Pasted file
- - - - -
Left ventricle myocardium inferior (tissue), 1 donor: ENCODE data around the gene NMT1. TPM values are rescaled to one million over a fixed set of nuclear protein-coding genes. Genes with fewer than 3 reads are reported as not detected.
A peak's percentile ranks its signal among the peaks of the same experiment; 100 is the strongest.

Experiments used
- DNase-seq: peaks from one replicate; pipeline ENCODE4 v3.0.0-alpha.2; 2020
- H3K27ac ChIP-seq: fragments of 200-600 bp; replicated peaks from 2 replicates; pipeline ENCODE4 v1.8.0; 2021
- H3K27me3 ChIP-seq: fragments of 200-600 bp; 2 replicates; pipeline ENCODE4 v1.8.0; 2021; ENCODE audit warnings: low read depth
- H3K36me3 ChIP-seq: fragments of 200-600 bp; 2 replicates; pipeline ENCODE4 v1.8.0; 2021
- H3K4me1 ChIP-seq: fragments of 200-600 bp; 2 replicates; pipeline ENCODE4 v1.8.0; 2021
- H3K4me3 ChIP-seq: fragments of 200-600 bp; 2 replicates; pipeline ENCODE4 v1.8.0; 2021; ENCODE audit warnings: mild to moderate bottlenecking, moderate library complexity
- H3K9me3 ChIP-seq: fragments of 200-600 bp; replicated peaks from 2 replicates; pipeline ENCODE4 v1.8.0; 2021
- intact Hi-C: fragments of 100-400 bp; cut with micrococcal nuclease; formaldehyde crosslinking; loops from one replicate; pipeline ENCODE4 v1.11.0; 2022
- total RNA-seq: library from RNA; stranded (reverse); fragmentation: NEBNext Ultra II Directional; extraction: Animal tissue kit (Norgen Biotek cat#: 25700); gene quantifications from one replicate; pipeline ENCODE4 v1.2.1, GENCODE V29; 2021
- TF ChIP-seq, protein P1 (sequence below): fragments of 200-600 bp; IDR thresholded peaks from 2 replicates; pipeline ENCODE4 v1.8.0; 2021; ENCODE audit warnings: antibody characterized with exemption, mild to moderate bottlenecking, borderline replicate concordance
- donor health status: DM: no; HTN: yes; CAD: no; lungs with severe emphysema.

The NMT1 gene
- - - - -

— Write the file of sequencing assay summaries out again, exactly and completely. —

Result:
Left ventricle myocardium inferior (tissue), 1 donor: ENCODE data around the gene NMT1. TPM values are rescaled to one million over a fixed set of nuclear protein-coding genes. Genes with fewer than 3 reads are reported as not detected.
A peak's percentile ranks its signal among the peaks of the same experiment; 100 is the strongest.

Experiments used
- DNase-seq: peaks from one replicate; pipeline ENCODE4 v3.0.0-alpha.2; 2020
- H3K27ac ChIP-seq: fragments of 200-600 bp; replicated peaks from 2 replicates; pipeline ENCODE4 v1.8.0; 2021
- H3K27me3 ChIP-seq: fragments of 200-600 bp; 2 replicates; pipeline ENCODE4 v1.8.0; 2021; ENCODE audit warnings: low read depth
- H3K36me3 ChIP-seq: fragments of 200-600 bp; 2 replicates; pipeline ENCODE4 v1.8.0; 2021
- H3K4me1 ChIP-seq: fragments of 200-600 bp; 2 replicates; pipeline ENCODE4 v1.8.0; 2021
- H3K4me3 ChIP-seq: fragments of 200-600 bp; 2 replicates; pipeline ENCODE4 v1.8.0; 2021; ENCODE audit warnings: mild to moderate bottlenecking, moderate library complexity
- H3K9me3 ChIP-seq: fragments of 200-600 bp; replicated peaks from 2 replicates; pipeline ENCODE4 v1.8.0; 2021
- intact Hi-C: fragments of 100-400 bp; cut with micrococcal nuclease; formaldehyde crosslinking; loops from one replicate; pipeline ENCODE4 v1.11.0; 2022
- total RNA-seq: library from RNA; stranded (reverse); fragmentation: NEBNext Ultra II Directional; extraction: Animal tissue kit (Norgen Biotek cat#: 25700); gene quantifications from one replicate; pipeline ENCODE4 v1.2.1, GENCODE V29; 2021
- TF ChIP-seq, protein P1 (sequence below): fragments of 200-600 bp; IDR thresholded peaks from 2 replicates; pipeline ENCODE4 v1.8.0; 2021; ENCODE audit warnings: antibody characterized with exemption, mild to moderate bottlenecking, borderline replicate concordance
- donor health status: DM: no; HTN: yes; CAD: no; lungs with severe emphysema.

The NMT1 gene